It has the haunting, outdoors witchiness of tall pines leaning into the night -- a bitter oakmoss inkiness, a dry cedar crackle, and a low, delicious, pleading sweet amber, like the call of a faraway candy house. Lulling and unsettling in equal measure, and truly great.


(You have to go to London to get it. Totally worth it.)

See? You want to smell that now, don't you? (Following the perfume-name links will make that possible.)

It's not all hearts and flowers, of course. Sometimes it's biting and often it's hilarious. I defy you to find me a book about perfume that will make you laugh out loud with such reliable frequency. Both the authors can deliver a killing blow with considerable dispatch. Take this from Turin about Iceberg Homme (1 star, classified as "sad shampoo"):

That's him all right. Now put him back in the freezer.

And perhaps my very favorite, from Sanchez, on cK IN2U Her (1 star, "fruity amber"):

OMG PU. Insanely strong fruit meets insanely strong woody amber. KTHXBYE.

Followed immediately by her take on cK IN2U His (also 1 star, this one "7UP amber"):


I laughed hard enough after that to be asked what I was reading. You can imagine the questioner's dubious look when I replied, "A book about perfume."

Of course, part of the fun of reading expert reviews is to have your own (superior) tastes confirmed, and so I was delighted to find that Turin loves Piguet's Baghari (4 stars, "orange chypre") as much as I do. Fascinatingly, though, Turin finds it a dark fragrance, whereas when I wear Baghari I feel enveloped in a nimbus of white light. See? Subjective. And, of course, sometimes there will be areas of disagreement. I do not find Hermes' Rose Ikebana (3 stars, "polite floral") "dull and effete." I find it zingy and energetic. So there you go.

It's a wonderful book. It shouldn't be missed. Regardless of how much you already know about perfumes and fragrance, if you're even remotely interested in smelling good this book is a valuable resource. And don't worry, the authors are not fragrance snobs in any way -- several of the most positive reviews in the book are of scents one can find in any department store -- some you can even find in discount stores. Turin and Sanchez can find you a good smell at any price point, and offer proof that perfume is our most affordable luxury. I don't see how anyone could read this book and not want to drop everything to immediately go out sniffing -- the authors' passionate enjoyment of good perfume is contagious, and by the time I'd gotten to the "D's" in the reviews I'd cast aside the notepad whereon I was writing a list of things I wanted to sniff or re-sniff and was simply marking entries with a highlighter. One new bottle had joined my collection within 24 hours of the book's arrival -- after reading Turin's paean to Bulgari's Black (5 stars, "hot rubber"), I marched myself up to Neiman Marcus and found myself bewitched.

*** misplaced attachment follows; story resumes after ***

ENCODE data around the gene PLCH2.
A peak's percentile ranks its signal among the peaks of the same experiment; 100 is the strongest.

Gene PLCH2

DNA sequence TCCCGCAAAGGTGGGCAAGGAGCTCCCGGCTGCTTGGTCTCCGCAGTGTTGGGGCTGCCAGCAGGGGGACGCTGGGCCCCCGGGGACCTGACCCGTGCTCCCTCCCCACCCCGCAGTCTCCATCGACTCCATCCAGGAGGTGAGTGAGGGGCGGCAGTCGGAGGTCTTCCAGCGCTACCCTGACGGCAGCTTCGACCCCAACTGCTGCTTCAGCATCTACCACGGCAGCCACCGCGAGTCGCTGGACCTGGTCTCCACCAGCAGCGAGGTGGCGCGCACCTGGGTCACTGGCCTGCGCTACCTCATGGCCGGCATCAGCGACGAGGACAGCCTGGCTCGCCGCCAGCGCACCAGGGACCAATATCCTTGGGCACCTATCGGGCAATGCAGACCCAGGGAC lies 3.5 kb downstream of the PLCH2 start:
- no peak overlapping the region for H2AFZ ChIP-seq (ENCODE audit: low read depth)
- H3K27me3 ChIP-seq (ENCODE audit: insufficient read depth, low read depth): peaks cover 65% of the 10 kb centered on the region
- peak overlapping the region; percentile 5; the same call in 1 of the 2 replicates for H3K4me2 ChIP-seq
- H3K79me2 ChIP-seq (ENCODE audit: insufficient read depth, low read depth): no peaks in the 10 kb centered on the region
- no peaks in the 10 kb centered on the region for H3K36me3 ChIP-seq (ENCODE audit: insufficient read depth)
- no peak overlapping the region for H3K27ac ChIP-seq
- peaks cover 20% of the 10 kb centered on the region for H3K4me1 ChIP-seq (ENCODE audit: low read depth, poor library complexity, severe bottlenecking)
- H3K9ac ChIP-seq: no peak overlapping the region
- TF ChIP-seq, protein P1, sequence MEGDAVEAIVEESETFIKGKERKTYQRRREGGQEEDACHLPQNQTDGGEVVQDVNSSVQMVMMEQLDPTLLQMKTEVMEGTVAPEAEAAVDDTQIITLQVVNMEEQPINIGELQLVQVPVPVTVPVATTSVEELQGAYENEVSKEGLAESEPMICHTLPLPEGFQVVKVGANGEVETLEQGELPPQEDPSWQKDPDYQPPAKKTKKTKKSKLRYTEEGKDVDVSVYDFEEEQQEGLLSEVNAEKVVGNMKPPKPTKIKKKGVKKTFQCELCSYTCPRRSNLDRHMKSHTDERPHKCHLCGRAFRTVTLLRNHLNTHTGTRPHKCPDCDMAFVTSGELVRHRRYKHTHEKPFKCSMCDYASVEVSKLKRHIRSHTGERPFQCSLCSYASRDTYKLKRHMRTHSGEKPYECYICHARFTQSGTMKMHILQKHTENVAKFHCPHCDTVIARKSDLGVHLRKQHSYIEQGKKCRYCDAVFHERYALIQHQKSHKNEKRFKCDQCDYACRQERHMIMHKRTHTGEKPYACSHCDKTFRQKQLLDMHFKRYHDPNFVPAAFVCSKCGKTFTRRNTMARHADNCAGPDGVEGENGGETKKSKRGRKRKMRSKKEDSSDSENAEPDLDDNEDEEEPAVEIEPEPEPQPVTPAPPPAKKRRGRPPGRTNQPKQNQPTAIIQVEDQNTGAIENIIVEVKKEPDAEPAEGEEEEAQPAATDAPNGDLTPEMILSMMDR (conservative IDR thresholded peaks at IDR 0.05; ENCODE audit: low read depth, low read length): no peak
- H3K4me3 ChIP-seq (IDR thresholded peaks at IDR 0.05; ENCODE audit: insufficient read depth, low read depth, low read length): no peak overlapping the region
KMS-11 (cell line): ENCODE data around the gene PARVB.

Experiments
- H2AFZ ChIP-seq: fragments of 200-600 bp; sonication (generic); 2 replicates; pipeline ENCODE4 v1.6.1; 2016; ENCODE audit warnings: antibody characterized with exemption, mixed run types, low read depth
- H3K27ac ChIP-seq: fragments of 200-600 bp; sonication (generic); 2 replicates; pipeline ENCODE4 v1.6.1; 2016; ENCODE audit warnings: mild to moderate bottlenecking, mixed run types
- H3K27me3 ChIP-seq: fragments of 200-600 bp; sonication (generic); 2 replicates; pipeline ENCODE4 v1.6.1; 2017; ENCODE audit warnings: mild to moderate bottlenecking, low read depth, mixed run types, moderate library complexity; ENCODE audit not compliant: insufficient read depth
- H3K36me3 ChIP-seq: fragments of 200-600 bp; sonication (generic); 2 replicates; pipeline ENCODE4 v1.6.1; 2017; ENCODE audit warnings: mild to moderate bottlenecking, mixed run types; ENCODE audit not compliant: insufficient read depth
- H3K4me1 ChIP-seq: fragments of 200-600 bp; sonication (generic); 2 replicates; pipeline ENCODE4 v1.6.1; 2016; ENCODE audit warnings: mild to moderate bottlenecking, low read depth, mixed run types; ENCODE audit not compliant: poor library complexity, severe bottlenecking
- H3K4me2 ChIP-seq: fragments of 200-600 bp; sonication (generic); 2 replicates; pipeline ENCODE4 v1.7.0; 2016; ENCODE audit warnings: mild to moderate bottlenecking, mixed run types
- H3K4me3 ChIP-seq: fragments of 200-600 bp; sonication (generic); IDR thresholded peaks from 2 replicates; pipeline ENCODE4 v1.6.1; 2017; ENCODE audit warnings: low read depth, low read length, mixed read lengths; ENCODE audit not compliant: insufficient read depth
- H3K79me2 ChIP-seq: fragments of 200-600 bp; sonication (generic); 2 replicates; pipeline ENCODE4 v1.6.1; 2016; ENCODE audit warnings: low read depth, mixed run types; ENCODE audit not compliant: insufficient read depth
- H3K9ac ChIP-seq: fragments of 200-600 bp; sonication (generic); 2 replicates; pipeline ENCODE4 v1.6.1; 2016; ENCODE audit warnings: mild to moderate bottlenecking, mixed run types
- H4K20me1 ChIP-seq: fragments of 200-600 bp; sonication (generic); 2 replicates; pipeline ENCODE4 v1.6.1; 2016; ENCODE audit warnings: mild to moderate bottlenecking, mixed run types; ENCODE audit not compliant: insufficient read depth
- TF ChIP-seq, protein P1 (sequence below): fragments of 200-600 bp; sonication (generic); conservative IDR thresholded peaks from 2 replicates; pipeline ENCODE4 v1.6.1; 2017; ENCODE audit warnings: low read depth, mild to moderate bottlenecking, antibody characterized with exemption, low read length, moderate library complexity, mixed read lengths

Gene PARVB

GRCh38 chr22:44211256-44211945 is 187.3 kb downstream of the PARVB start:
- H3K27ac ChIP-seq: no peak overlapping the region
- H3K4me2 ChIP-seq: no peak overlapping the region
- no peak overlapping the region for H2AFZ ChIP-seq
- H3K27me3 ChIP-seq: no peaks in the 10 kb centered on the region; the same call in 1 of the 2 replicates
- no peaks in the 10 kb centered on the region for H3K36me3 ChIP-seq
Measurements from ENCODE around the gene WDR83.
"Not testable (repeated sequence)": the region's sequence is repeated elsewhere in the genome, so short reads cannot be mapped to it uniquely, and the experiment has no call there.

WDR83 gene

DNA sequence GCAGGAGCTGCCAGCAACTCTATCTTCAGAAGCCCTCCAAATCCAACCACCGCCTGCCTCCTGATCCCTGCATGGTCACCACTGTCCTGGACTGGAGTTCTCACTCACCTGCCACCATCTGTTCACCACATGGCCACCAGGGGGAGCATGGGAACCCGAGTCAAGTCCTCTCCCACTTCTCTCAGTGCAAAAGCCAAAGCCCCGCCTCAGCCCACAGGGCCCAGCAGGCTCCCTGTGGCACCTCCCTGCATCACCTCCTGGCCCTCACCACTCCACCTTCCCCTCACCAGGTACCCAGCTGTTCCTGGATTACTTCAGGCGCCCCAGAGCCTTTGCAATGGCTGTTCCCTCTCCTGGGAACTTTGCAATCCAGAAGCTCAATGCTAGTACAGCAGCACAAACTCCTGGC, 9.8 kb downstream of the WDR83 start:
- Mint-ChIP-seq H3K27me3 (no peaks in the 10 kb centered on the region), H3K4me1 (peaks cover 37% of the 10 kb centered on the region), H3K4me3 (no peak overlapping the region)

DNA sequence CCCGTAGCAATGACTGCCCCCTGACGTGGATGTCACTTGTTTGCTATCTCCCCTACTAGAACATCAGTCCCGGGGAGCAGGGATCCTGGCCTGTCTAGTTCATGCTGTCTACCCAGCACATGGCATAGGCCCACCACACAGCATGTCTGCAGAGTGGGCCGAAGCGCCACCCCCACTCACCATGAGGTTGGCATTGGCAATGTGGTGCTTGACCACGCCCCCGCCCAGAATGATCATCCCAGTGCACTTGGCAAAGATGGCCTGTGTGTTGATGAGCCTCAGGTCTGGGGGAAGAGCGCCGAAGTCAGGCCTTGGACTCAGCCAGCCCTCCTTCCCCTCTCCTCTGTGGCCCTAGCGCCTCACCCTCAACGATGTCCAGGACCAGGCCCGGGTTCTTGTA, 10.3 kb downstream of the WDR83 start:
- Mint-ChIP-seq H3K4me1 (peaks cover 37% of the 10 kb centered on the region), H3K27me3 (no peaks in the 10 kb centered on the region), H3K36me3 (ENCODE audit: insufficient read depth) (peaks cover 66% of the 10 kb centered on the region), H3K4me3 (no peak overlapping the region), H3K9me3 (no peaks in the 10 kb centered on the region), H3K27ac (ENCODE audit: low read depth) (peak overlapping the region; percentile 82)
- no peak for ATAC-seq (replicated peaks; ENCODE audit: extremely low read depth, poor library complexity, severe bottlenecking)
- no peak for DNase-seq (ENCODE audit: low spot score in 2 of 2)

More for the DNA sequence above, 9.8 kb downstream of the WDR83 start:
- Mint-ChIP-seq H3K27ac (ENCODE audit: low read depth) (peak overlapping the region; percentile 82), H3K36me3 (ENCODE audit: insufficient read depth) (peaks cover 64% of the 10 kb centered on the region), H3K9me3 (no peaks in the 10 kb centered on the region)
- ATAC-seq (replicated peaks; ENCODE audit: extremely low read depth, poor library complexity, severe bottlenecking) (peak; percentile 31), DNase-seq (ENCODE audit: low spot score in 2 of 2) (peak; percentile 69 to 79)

(Seriously, go -- with an open mind -- and sniff this stuff. Wow.)

I am ashamed to say that I probably would never have tried this fragrance without this little nudge, so as far as I'm concerned, The Guide has already earned its keep.

Luca Turin and Tania Sanchez have not only written a delightful entertainment, they've performed a service that those of us who love perfume must be grateful for. Anyone who reads this book will be better-informed and more discerning. The bottles of dreck will stay on the store shelves. The perfume companies will have to bring their A-games if they want to compete. The world, hallelujah, will smell better.

Perfumes: The Guide will be released on April 10, but can be pre-ordered here.


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Anita said...

This sounds just great, thanks for posting about it. Both the authors are featured in the April issue of Allure mag, too. I'm glad you found love in BB, that's a scent that I've tried hard to love but just doesn't love me back. Another controversial perfume that I do love is Kenzo Jungle l'Elephant; I'll be interested in Turin/Sanchezs' opinion!

StyleSpy said...

A -- the Allure article is pretty much a straight lift from the book, so now you've had a sneak peek! And btw -- l'Elephant gets 4 stars.

Anita said...


Sian said...

I gave a friend Bulgari Black for his birthday a couple of years ago. It smelled great on him, although he didn't wear it much. It never quite smelled right on me though. I love the rubber smell of it, but it just didn't quite fit me. Can't wait until the book comes out.

La Belette Rouge said...

It would be so great if there was a scratch and sniff component to this book.

I know very little about perfume as I feel in love with L'Artisan fig and I quit the search for perfumes. I fear getting this book as it would only fuel a dormant desire for magic in a bottle. Yet, it sounds amazing. Or, should I say that it smells amazing. Hmm?

Deja Pseu said...

Sounds intruiging; I've added that book to my reading list.

Are any stores carrying the 31 Cambon? It sounds like something I'd like, but I always try before I buy.

StyleSpy said...

Ms. Weasel: I take that as a personal challenge to urn you into a 'fume junkie. Beware!

S-- my guess is that some folks would have trouble with the rubber note, but I wanted moremoremore of it. Inexplicable.

Deja -- 31 rue Cambon is one of the Exclusifs Chanel released in 2007. It can only be found in Chanel boutiques and Bergdorf Goodman in NYC. Turin calls 3rC a floral amber, but Chanel calls it a chypre, which I think is closer to the mark. If you have a Chanel boutique nearby, you might be able to score a sample from them, otherwise your best bet is to follow the link & get one from The Perfumed Court. And you definitely should try before you buy -- the stuff's going for about $200 a bottle now.

daruma said...

heh - I would have laid money on you loving Black.